The Central Pennsylvania Food Bank announced Friday that it will begin Federal Shutdown Food Assistance services effective next Tuesday, Jan.15.

Employees and their families that are missing paychecks due to the federal shutdown and are in need of food will be eligible.

“The federal shutdown is becoming a crisis for many employees and their families," said Joe Arthur, executive director of the Food Bank. "We are mobilizing to make sure nobody impacted goes hungry due to this shutdown."

Starting Friday, paychecks will be missed by thousands of central Pennsylvanians, Arthur said. "Our 27-county service territory includes almost 25,000 federal workers, a portion of whom will not receive paychecks during the shutdown. Also, there is potential for a ‘downstream funding effect’ and we are concerned that some Pennsylvania state and local government employees and private contractors may also be at risk if the shutdown lengthens. We hope that some of the impacted families will qualify for SNAP benefits or unemployment compensation, but for those who will not, we need to be there for them.”

The Food Bank will also continue its normal operations serving with more than 1,000 partner agencies and programs, but will add federal shutdown services on January 15 at the following locations: The CPFB Harrisburg hub, 3908 Corey Road, Harrisburg, PA 17109: Tues.-Thurs., 4-6:30 p.m. And the Williamsport hub, 3301 Wahoo Drive, Williamsport, PA 17701: Tues.-Thurs., 4-6:30 p.m.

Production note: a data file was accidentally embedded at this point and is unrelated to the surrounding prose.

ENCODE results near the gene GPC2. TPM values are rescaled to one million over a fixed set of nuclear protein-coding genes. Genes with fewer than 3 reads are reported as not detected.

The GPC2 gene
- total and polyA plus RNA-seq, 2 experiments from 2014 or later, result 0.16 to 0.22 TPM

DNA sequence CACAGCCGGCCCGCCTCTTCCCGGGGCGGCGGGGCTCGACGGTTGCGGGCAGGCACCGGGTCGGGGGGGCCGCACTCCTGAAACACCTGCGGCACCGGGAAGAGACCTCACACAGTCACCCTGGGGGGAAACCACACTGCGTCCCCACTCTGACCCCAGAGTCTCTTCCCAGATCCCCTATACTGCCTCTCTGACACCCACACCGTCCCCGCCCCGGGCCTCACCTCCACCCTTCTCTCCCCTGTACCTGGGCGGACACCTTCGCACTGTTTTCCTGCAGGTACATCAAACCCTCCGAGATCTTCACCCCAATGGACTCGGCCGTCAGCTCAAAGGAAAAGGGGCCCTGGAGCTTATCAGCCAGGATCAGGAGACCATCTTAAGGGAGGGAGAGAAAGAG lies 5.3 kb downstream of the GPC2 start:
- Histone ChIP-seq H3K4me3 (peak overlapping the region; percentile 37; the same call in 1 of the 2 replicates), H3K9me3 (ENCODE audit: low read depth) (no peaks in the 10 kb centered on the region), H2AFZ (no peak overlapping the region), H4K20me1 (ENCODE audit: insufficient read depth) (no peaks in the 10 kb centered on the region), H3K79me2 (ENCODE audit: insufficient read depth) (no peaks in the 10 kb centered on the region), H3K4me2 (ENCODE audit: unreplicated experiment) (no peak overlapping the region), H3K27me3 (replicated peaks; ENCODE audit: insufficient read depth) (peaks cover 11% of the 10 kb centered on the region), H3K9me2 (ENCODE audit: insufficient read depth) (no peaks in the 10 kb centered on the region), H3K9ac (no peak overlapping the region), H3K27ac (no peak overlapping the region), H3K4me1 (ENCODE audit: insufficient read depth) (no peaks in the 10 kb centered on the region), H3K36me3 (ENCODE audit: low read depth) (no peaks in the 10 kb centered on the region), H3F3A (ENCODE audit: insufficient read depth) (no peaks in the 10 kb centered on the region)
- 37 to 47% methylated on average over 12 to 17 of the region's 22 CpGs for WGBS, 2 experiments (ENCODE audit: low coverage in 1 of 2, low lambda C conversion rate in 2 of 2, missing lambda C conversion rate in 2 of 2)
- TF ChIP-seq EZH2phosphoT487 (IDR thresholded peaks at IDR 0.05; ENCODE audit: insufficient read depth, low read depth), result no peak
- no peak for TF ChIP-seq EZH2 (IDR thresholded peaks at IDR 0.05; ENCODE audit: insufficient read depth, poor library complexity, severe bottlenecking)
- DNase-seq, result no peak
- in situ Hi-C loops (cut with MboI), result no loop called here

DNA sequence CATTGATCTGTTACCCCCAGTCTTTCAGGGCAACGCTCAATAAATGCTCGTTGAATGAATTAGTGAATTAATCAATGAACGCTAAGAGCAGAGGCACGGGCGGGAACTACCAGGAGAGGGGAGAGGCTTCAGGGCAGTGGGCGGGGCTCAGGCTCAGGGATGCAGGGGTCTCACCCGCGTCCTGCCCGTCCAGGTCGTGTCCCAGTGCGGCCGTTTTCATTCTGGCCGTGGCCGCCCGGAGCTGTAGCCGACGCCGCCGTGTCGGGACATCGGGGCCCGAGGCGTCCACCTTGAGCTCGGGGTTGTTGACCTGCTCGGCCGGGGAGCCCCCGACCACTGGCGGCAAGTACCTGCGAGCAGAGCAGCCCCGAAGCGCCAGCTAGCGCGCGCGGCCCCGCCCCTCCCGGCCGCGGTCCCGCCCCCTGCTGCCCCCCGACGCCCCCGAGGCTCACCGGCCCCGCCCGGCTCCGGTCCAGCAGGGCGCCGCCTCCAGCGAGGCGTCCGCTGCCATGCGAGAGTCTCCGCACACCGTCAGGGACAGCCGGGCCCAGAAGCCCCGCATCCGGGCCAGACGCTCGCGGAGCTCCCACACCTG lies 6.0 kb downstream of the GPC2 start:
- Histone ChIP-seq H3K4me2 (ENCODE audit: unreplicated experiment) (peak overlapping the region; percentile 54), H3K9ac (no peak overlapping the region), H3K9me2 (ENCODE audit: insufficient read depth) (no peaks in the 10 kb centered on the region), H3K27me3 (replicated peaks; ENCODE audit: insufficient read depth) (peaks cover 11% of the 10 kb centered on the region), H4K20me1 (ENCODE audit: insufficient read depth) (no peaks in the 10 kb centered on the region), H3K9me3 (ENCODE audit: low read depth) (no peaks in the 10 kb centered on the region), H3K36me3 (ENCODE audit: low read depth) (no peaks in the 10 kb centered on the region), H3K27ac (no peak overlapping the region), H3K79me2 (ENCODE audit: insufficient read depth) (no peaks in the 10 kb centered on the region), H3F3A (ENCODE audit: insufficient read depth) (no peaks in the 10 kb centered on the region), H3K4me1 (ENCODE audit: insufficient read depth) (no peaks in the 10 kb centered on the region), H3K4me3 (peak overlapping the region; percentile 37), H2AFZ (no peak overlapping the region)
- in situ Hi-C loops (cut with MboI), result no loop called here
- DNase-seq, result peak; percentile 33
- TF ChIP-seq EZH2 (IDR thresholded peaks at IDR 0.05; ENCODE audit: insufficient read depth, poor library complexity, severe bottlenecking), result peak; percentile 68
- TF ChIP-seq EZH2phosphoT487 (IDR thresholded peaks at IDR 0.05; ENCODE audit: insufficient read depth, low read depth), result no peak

The Food Bank will also work with high-capacity partner agencies to add additional service sites in closer proximity to impacted employee workplaces as we continue mobilizing.

A nutritious array of food will be provided to each recipient household, including fresh milk, eggs, fruits, vegetables, frozen meats, and nutritious shelf stable food.

“We are blessed that we have significant additional stocks of food on hand at our two hubs due to recent shipments of highly-nutritious USDA commodities," Arthur said. "These shipments resulted from recent Trade Mitigation activities by the USDA, and we are thankful for their efforts and those of our Pennsylvania Department of Agriculture. With these good foods in stock, and our privately-resourced inventory, we expect to readily meet demand during the shutdown. If conditions change, we will reach out to our generous commercial food donors and other donors and partners.”

Instructions for accessing federal shutdown food assistance are located on the Food Bank’s website at www.centralpafoodbank.org and through a recorded message on the Food Bank’s Federal Shutdown food assistance phone line at 717-547-6336.

The Food Bank also offers a food stamps (SNAP) helpline at 877-999-5964.

 

SNAP funded through February

The U.S. Department of Agriculture, which oversees SNAP at the federal level, is one of the agencies unfunded during the partial government shutdown.

USDA Secretary Sonny Perdue announced Tuesday that SNAP would be funded through February, thanks to the funding bill that expired on Dec. 22, which included a provision allowing federal agencies to make obligated payments to support certain programs for 30 days after its expiration date.